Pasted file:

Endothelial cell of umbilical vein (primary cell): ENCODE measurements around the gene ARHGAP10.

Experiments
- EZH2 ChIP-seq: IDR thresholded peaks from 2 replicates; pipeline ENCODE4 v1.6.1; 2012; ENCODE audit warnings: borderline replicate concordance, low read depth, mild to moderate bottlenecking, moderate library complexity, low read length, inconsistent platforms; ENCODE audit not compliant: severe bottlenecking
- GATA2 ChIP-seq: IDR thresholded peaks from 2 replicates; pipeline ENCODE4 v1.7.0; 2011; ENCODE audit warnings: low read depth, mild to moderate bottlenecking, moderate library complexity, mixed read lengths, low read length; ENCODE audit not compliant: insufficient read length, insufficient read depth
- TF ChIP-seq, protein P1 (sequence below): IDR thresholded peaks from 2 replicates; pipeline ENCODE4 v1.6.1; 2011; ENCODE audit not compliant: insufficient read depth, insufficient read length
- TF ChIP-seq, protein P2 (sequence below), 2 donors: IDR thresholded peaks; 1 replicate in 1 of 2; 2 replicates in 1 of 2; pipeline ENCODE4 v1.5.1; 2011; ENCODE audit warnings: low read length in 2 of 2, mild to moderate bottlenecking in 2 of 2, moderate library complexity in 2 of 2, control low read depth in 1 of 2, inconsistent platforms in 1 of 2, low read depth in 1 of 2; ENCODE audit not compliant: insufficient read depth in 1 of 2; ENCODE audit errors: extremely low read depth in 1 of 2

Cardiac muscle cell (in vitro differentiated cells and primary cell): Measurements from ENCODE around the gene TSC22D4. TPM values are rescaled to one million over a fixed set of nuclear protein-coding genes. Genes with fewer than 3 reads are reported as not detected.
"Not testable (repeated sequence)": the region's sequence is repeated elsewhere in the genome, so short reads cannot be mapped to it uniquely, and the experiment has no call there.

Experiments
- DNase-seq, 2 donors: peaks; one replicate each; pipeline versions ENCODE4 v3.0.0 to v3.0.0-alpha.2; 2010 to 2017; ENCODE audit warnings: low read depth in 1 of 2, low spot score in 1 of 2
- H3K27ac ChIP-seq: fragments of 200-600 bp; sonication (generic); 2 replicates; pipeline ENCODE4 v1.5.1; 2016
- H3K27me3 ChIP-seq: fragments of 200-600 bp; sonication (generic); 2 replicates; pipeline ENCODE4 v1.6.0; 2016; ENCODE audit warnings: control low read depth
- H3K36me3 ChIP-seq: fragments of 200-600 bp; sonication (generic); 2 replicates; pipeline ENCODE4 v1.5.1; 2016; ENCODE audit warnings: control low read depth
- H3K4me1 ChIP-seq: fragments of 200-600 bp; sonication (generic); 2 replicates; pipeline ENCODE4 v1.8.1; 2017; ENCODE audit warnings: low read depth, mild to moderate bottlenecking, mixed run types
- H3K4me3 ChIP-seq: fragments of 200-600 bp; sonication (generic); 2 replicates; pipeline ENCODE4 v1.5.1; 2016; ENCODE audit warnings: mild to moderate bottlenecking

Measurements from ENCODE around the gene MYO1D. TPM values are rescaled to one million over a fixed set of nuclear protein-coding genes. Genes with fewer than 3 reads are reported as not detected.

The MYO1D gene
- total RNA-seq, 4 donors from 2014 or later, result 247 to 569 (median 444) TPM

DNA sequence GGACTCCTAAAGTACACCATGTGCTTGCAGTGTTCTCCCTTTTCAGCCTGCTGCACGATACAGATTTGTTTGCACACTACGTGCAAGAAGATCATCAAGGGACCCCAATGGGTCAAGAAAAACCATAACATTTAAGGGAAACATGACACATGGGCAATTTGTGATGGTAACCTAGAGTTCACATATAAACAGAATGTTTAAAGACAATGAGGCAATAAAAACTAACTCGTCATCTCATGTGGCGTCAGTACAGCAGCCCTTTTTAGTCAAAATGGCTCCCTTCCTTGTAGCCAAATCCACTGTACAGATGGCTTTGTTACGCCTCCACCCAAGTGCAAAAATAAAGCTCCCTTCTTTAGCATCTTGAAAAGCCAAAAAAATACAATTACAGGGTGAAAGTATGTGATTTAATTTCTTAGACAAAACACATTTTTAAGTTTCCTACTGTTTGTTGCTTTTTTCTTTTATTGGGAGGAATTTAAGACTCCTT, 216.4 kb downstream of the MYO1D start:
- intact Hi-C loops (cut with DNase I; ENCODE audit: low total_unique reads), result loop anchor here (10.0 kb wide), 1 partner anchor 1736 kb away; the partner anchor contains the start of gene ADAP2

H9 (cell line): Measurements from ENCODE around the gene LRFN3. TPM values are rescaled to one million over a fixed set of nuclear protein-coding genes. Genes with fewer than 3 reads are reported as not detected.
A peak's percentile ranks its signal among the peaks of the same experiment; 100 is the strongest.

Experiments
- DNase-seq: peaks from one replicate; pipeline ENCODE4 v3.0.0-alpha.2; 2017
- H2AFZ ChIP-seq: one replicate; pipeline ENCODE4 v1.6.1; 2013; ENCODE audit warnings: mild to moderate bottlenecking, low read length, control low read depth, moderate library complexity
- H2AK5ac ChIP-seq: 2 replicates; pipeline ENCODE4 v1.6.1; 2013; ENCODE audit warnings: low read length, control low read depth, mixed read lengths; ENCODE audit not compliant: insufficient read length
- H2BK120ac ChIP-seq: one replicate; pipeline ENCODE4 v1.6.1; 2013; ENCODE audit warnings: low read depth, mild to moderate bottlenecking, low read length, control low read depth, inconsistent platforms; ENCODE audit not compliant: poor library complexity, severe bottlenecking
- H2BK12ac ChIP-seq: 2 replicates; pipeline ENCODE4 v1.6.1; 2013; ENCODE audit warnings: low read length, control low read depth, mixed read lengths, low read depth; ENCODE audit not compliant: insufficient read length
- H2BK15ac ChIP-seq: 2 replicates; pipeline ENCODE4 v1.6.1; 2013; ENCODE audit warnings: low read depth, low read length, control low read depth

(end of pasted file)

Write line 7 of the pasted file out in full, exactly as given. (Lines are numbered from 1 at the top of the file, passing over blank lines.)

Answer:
Cardiac muscle cell (in vitro differentiated cells and primary cell): Measurements from ENCODE around the gene TSC22D4. TPM values are rescaled to one million over a fixed set of nuclear protein-coding genes. Genes with fewer than 3 reads are reported as not detected.